• Paper Filers: Parties who choose to file by paper must file an original and four copies of each filing. If more than one docket or rulemaking number appears in the caption of this proceeding, filers must submit two additional copies for each additional docket or rulemaking number.

Filings can be sent by hand or messenger delivery, by commercial overnight courier, or by first-class or overnight U.S. Postal Service mail (although we continue to experience delays in receiving U.S. Postal Service mail). All filings must be addressed to the Commission's Secretary, Office of the Secretary, Federal Communications Commission.Start Printed Page 56495

  • All hand-delivered or messenger-delivered paper filings for the Commission's Secretary must be delivered to FCC Headquarters at 445 12th St., SW., Room TW-A325, Washington, DC 20554. The filing hours are 8 a.m. to 7 p.m. All hand deliveries must be held together with rubber bands or fasteners. Any envelopes must be disposed of before entering the building.
  • Commercial overnight mail (other than U.S. Postal Service Express Mail and Priority Mail) must be sent to 9300 East Hampton Drive, Capitol Heights, MD 20743.
  • U.S. Postal Service first-class, Express, and Priority mail should be addressed to 445 12th Street, SW., Washington, DC 20554.

In addition, one copy of each pleading must be sent to each of the following:

  • The Commission's duplicating contractor, Best Copy and Printing, Inc, 445 12th Street, SW., Room CY-B402, Washington, DC 20554; Web site: http://www.bcpiweb.com;​ phone: 1-800-378-3160;
  • Theordore Burmeister, Telecommunications, Telecommunications Access Policy Division, Wireline Competition Bureau, 445 12th Street, SW., Room 5-A5360, Washington, DC 20554; e-mail: Theodore.Burmeister@fcc.gov; and
  • Charles Tyler, Telecommunications Access Policy Division, Wireline Competition Bureau, 445 12th Street, SW., Room 5-A452, Washington, DC 20554; e-mail: Charles.Tyler@fcc.gov.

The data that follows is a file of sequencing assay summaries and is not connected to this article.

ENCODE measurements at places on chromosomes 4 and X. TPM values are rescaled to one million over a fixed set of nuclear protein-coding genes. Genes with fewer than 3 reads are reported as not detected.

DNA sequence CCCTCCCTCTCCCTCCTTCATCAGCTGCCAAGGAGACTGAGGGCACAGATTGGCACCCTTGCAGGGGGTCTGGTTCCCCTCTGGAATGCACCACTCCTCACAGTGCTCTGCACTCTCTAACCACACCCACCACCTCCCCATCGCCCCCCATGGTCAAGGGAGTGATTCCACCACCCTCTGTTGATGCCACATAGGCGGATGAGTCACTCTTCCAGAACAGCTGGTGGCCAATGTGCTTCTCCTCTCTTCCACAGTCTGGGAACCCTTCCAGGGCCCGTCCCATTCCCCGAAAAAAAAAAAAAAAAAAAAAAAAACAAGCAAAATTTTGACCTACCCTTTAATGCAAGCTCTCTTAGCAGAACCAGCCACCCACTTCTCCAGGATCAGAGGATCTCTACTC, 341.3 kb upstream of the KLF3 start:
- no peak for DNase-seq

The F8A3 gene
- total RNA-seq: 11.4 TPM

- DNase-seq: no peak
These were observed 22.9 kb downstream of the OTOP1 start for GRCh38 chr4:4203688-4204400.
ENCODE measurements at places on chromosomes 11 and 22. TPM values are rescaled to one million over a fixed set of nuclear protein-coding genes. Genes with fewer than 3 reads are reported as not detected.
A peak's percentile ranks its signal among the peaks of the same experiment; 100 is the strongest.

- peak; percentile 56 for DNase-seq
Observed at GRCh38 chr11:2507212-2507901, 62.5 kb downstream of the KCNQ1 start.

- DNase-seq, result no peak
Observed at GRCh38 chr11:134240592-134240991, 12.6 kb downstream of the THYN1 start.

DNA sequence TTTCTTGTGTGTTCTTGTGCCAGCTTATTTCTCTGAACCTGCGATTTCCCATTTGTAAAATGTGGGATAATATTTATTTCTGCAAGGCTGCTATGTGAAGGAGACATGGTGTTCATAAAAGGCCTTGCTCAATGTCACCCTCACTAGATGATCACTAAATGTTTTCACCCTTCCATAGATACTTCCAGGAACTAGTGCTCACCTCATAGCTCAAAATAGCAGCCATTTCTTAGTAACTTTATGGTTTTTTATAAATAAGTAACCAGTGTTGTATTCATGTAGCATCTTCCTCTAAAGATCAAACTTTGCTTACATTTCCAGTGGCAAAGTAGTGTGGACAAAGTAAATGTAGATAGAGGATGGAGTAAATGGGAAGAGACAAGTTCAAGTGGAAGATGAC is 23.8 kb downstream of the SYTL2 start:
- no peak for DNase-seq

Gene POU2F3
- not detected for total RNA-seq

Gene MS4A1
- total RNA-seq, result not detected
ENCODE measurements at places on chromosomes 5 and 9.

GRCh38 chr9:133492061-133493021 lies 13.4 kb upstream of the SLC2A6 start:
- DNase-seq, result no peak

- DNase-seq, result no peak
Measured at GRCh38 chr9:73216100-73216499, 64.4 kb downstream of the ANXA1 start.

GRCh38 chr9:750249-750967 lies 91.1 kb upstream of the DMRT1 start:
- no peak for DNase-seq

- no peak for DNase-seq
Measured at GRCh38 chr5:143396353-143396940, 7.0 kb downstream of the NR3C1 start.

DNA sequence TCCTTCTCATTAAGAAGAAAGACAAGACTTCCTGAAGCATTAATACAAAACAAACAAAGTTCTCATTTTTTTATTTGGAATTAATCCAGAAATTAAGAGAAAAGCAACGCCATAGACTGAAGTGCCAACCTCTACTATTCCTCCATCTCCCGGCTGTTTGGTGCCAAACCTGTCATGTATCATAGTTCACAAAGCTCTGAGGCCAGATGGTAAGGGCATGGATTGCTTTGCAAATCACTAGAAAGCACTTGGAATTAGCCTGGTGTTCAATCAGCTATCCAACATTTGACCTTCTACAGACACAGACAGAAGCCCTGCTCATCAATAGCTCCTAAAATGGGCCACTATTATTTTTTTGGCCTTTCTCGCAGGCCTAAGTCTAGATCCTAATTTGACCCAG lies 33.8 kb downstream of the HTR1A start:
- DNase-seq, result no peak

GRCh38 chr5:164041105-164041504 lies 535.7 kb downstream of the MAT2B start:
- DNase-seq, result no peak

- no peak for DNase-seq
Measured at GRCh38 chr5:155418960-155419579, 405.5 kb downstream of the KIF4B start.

People with Disabilities: To request materials in accessible formats for people with disabilities (Braille, large print, electronic files, audio format), send an e-mail to fcc504@fcc.gov or call the Consumer & Governmental Affairs Bureau at (202) 418-0530 (voice) or (202) 418-0432 (TTY). Contact the FCC to request reasonable accommodations for filing comments (accessible format documents, sign language interpreters, CART, etc.) by e-mail: fcc504@fcc.gov; phone: (202) 418-0530 or (202) 418-0432 (TTY).

Filings and comments are also available for public inspection and copying during regular business hours at the FCC Reference Information Center, Portals II, 445 12th Street, SW., Room CY-A257, Washington, DC 20554. Copies may also be purchased from the Commission's duplicating contractor, BCPI, 445 12th Street, SW., Room CY-B402, Washington, DC. 20554. Customers may contact BCPI through its Web site: http://www.bcpiweb.com, by e-mail at fcc@bcpiweb.com, by telephone at (202) 488-5300 or (800) 378-3160 (voice), (202) 488-5562 (TTY), or by facsimile at (202) 488-5563.

1. In the Order and Notice of Proposed Rulemaking (NPRM), we undertake important steps for fiscally responsible universal service fund reform. Verizon Wireless and Sprint Nextel, in separate transactions in 2008, each committed to surrender their high-cost universal service support over five years, but those commitments have yet to be implemented. Corr Wireless Communications, LLC (Corr Wireless) has asked that any support reclaimed from Verizon Wireless and Sprint Nextel be redistributed to other competitive eligible telecommunications carriers (ETCs).